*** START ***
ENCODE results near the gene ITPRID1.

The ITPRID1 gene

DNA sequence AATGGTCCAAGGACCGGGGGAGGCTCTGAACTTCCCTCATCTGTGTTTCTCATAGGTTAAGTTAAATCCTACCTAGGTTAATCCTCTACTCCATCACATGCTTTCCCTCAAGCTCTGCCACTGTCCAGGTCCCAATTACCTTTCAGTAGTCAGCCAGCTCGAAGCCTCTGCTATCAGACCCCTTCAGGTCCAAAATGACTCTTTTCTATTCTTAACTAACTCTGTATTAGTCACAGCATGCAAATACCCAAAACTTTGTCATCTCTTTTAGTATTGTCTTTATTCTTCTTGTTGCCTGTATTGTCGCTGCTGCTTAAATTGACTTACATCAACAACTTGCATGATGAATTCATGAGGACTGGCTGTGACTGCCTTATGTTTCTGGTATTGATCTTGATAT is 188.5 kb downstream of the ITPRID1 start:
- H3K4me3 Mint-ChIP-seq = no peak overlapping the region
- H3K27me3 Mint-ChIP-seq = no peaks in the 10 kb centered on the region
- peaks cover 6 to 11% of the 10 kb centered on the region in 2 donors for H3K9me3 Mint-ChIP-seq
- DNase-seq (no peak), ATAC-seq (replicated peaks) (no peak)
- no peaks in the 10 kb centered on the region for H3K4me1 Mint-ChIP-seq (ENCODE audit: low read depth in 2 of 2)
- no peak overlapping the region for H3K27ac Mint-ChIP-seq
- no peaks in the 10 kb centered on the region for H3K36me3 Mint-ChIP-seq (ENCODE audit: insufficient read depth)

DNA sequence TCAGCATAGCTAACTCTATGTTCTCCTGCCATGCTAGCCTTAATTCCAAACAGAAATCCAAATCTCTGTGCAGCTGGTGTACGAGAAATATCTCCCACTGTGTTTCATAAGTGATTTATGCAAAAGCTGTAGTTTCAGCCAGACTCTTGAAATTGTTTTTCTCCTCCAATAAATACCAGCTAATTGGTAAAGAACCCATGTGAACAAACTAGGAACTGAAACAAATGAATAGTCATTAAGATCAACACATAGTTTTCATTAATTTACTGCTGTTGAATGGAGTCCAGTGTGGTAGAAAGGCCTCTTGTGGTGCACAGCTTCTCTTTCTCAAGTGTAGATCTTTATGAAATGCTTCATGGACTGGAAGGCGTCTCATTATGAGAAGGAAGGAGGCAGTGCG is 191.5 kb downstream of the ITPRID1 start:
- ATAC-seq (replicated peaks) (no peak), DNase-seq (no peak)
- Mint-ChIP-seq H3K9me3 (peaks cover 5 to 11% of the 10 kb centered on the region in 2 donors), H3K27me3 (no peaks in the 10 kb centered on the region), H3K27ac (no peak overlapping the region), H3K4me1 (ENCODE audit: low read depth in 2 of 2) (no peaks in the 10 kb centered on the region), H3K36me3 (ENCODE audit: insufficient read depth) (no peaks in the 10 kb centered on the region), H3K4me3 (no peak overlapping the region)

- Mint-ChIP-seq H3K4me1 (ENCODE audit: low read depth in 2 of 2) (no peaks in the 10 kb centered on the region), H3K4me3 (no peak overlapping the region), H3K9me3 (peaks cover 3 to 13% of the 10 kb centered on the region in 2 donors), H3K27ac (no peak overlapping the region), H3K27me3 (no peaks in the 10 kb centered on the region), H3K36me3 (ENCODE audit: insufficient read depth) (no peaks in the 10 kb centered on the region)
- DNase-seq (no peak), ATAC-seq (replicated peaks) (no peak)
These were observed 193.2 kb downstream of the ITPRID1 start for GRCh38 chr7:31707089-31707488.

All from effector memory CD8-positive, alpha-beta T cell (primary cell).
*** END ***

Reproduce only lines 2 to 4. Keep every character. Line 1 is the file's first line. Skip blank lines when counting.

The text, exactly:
The ITPRID1 gene

DNA sequence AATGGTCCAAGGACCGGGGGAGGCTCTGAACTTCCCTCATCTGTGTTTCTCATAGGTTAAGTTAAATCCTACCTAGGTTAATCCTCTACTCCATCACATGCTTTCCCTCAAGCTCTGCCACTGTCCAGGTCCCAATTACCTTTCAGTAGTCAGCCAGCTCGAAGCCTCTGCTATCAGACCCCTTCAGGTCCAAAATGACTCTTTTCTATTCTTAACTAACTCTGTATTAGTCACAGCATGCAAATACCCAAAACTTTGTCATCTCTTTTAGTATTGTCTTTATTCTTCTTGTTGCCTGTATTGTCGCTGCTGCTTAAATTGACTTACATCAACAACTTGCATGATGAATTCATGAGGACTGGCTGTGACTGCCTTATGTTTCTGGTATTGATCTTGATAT is 188.5 kb downstream of the ITPRID1 start:
- H3K4me3 Mint-ChIP-seq = no peak overlapping the region